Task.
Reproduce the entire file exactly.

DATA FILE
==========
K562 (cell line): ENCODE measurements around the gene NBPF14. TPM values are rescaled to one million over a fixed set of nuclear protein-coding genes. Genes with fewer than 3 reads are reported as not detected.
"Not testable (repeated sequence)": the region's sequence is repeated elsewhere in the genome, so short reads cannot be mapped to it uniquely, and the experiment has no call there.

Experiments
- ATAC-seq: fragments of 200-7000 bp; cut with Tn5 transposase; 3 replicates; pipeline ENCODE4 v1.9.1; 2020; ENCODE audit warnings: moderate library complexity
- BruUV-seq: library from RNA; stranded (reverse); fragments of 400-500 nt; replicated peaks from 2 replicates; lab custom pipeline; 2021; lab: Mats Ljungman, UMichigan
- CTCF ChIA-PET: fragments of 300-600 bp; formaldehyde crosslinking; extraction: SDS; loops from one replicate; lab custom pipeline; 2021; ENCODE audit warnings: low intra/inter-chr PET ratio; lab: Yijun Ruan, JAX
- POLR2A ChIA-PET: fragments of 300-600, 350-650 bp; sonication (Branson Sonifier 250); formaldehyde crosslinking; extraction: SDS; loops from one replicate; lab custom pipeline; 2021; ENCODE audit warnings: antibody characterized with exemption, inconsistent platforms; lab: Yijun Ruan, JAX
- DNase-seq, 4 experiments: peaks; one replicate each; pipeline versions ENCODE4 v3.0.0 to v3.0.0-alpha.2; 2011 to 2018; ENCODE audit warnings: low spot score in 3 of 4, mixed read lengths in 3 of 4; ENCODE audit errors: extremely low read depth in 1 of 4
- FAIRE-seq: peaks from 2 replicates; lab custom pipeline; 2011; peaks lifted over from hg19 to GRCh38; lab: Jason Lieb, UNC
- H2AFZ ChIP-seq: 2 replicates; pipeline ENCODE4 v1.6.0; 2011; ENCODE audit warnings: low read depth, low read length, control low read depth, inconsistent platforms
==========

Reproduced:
K562 (cell line): ENCODE measurements around the gene NBPF14. TPM values are rescaled to one million over a fixed set of nuclear protein-coding genes. Genes with fewer than 3 reads are reported as not detected.
"Not testable (repeated sequence)": the region's sequence is repeated elsewhere in the genome, so short reads cannot be mapped to it uniquely, and the experiment has no call there.

Experiments
- ATAC-seq: fragments of 200-7000 bp; cut with Tn5 transposase; 3 replicates; pipeline ENCODE4 v1.9.1; 2020; ENCODE audit warnings: moderate library complexity
- BruUV-seq: library from RNA; stranded (reverse); fragments of 400-500 nt; replicated peaks from 2 replicates; lab custom pipeline; 2021; lab: Mats Ljungman, UMichigan
- CTCF ChIA-PET: fragments of 300-600 bp; formaldehyde crosslinking; extraction: SDS; loops from one replicate; lab custom pipeline; 2021; ENCODE audit warnings: low intra/inter-chr PET ratio; lab: Yijun Ruan, JAX
- POLR2A ChIA-PET: fragments of 300-600, 350-650 bp; sonication (Branson Sonifier 250); formaldehyde crosslinking; extraction: SDS; loops from one replicate; lab custom pipeline; 2021; ENCODE audit warnings: antibody characterized with exemption, inconsistent platforms; lab: Yijun Ruan, JAX
- DNase-seq, 4 experiments: peaks; one replicate each; pipeline versions ENCODE4 v3.0.0 to v3.0.0-alpha.2; 2011 to 2018; ENCODE audit warnings: low spot score in 3 of 4, mixed read lengths in 3 of 4; ENCODE audit errors: extremely low read depth in 1 of 4
- FAIRE-seq: peaks from 2 replicates; lab custom pipeline; 2011; peaks lifted over from hg19 to GRCh38; lab: Jason Lieb, UNC
- H2AFZ ChIP-seq: 2 replicates; pipeline ENCODE4 v1.6.0; 2011; ENCODE audit warnings: low read depth, low read length, control low read depth, inconsistent platforms